It will be apparent on examining the above that the issue of [$50] ingots will for the present cease, as no person would pay the same percentage for coining them (1 ½ per cent the rate) as for $20 pieces. We may, therefore, congratulate ourselves on having soon a circulating medium without any of the objections so long and strenuously urged against the octagons."

These new tariffs, as predicted by Curtis, Perry and Ward, effectively put an end to the issuance of the $50 slugs. Few people would accept the cumbersome fifties at the same rate that they could obtain the much more convenient tens and twenties.

At this same time another severe coin shortage forced the businessmen of San Francisco to appeal again to the U. S. Assay Office of Gold to coin small denomination pieces. The minter was then out of parting acids and the shipments on order were late. Humbert made the decision to have emergency $10 and $20 dies cut imprinted at first with “.880” and then with “.884 THOUS”; an act in total defiance of the August 31, 1852, law. He hesitated as long as possible, and then commenced striking the lower fineness coins from February 23 to March 1, 1853. The new parting acids arrived before too many pieces were struck and immediately the .884 THOUS. pieces on hand were remelted and coined into .900 THOUS. coins. A very few of both the $10 and $20 pieces survive today.

Partner Samuel Ward died in April, and Curtis and Perry may have suspended coining operations soon after. They did make, however, one final issue. Until now, the 1853 MOFFAT & CO. $20 gold pieces have been a mystery since Moffat & Co. had ceased operations in February, 1852. The following announcement appearing in the Herald on July 26, 1853, reveals that in accordance with the dissolution contract, Curtis, Perry and Ward could use the name “Moffat & Co.,” thus explaining who issued 1853 dated coins with the abolished company’s name on them:

CARD – Curtis & Perry, survivors of Curtis, Perry and Ward, having for
the present discontinued operations under their contract with the Secretary
of the United States Treasury, for Smelting and Assaying Gold in
California, announce to the public that they will continue to receive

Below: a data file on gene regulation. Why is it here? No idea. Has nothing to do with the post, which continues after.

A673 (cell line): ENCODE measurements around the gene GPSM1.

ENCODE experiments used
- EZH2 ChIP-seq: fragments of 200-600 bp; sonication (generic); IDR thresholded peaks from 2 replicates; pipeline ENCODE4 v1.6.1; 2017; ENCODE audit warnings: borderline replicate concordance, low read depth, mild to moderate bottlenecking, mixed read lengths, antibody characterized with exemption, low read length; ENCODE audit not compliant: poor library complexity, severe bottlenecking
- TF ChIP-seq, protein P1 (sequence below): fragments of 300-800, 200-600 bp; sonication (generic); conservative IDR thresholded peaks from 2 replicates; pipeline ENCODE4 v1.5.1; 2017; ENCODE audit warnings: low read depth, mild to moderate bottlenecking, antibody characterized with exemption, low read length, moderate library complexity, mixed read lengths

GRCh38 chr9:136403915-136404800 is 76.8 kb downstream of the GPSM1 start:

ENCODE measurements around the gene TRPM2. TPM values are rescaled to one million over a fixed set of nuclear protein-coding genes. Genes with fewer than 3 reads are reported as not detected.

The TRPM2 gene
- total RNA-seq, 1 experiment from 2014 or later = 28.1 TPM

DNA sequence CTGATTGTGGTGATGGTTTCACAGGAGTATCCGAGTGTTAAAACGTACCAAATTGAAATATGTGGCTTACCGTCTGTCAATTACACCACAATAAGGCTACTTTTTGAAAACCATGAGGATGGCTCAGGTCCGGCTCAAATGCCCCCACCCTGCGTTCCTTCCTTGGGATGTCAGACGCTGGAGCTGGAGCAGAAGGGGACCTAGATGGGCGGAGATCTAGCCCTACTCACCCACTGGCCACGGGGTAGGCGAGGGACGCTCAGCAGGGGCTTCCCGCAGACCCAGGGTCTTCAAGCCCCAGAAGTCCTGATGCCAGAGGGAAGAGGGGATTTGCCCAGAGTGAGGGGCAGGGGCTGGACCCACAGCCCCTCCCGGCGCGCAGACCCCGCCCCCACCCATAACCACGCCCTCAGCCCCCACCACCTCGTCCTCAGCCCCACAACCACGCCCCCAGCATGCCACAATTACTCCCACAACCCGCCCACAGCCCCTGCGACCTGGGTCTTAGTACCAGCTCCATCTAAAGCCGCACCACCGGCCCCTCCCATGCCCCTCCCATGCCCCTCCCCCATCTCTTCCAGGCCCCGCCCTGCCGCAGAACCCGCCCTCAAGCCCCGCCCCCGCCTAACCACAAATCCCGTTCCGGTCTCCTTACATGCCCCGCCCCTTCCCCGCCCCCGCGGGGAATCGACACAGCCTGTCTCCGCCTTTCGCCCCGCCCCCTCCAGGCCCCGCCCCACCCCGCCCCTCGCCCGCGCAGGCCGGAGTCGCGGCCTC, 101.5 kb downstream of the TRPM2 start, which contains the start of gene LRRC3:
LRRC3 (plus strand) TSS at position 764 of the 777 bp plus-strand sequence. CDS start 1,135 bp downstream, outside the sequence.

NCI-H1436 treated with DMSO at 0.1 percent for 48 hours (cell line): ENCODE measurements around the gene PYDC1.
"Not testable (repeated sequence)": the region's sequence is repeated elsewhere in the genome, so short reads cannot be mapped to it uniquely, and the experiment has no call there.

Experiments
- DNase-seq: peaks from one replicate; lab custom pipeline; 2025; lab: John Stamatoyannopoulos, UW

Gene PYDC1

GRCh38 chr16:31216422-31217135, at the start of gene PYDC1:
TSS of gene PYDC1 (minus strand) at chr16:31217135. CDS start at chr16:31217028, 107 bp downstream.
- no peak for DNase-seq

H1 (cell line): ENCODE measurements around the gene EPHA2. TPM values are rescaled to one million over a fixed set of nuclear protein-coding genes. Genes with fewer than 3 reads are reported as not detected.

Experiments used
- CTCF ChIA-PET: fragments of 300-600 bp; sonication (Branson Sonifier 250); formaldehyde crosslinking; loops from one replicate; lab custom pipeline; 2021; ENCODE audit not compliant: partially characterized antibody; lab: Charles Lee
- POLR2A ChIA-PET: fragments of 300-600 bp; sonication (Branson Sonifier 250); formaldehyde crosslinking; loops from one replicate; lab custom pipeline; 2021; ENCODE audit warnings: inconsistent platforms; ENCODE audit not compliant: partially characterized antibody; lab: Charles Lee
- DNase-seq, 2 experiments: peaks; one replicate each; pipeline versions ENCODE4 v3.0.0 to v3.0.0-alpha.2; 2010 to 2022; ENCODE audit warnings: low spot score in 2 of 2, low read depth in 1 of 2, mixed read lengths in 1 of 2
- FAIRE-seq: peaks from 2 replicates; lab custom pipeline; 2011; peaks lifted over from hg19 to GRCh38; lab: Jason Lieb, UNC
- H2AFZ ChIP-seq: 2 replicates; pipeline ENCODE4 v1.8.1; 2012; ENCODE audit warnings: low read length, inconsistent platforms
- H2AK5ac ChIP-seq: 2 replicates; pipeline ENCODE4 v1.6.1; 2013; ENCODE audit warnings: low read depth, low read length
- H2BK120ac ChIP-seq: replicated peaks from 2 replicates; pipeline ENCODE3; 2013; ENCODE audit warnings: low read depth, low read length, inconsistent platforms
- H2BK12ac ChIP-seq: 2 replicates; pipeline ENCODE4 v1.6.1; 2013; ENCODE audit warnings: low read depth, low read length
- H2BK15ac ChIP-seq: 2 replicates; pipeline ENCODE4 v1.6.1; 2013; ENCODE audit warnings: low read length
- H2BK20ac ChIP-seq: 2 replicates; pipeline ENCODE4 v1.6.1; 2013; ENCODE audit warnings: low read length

deposits of gold for melting and assaying into bars and ingots on the same
terms as heretofore.

Their BARS will be stamped “CURTIS, PERRY & WARD”, “AUGUSTUS
HUMBERT, ASSAYER,” together with their weight and fineness.

Their issues of TENS and TWENTIES will be stamped on the obverse:
“MOFFAT & CO” and on the reverse, “SAN FRANCISCO, CALIFORNIA,”
and will be nine hundredths thousands fine. The weight of the former will
be 258 grains, and of the latter 516 grains.

The name of the old firm, “Moffat & Co.” is retained in accordance with the
articles of dissolution.

Augustus Humbert, Esq., will continue his connection with the establish-
ment, and superintend, as formerly, the Assaying department.

CURTIS & PERRY, SURVIVORS & CO.

There is no present locatable explanation for why Curtis & Perry suddenly would issue private coins in light of the state’s law forbidding it and of their association with the United States Assay Office, which did not seem to terminate until November 1853. The line in their announcement (“Present discontinued operations under their [Assay Office] contract”) does not appear to be verified elsewhere.

Evidently the new coins were released that day, as the Alta California of the same date (July 26, 1853) stated that the coins were “attracting much admiration for their beautiful workmanship.” None of the $10 issues or any of the bars of “CURTIS, PERRY & WARD,” are known ever to have been issued.

In July, Treasury Secretary Corwin suggested to Director of the Mint Snowden that on November 1, 1853, the U. S. Assay Office of Gold should cease operations in preparation for the arrival of the branch mint. Officially, however, the United States Assay Office did not cease operations until December 14, 1853.

Curtis and Perry took that contract to furnish both building and machinery for the new United States Branch Mint. Curtis attended to the expansion of the building and Perry to the making of all arrangements for the machinery. Their offices on Commercial Street near Montgomery were expanded by some twenty feet, and it was there that the San Francisco Branch Mint began operations on April 15, 1854, by striking a number of $20 gold pieces. No plans were made to retain Humbert as assayer, nor did he indicate that he wanted the position. Agoston Haraszthy became the U. S. Mint Assayer, having obtained useful experience with Wass, Molitor & Co., a private minter functioning during the closure of the United States Assay Office and the opening of the United States branch mint.

--Reprinted with permission of the author from Donald H. Kagin's, "Private Gold Coins and Patterns of the United States", copyright 1981, Arco Publishing, Inc. of New York.

Images courtesy of Ira & Larry Goldberg Coins & Collectibles, Inc.

Significant examples:
PCGS Proof-65 (illustrated above).  Ex - Garrett

Sources and/or recommended reading:
"Private Gold Coins and Patterns of the United States" by Donald H. Kagin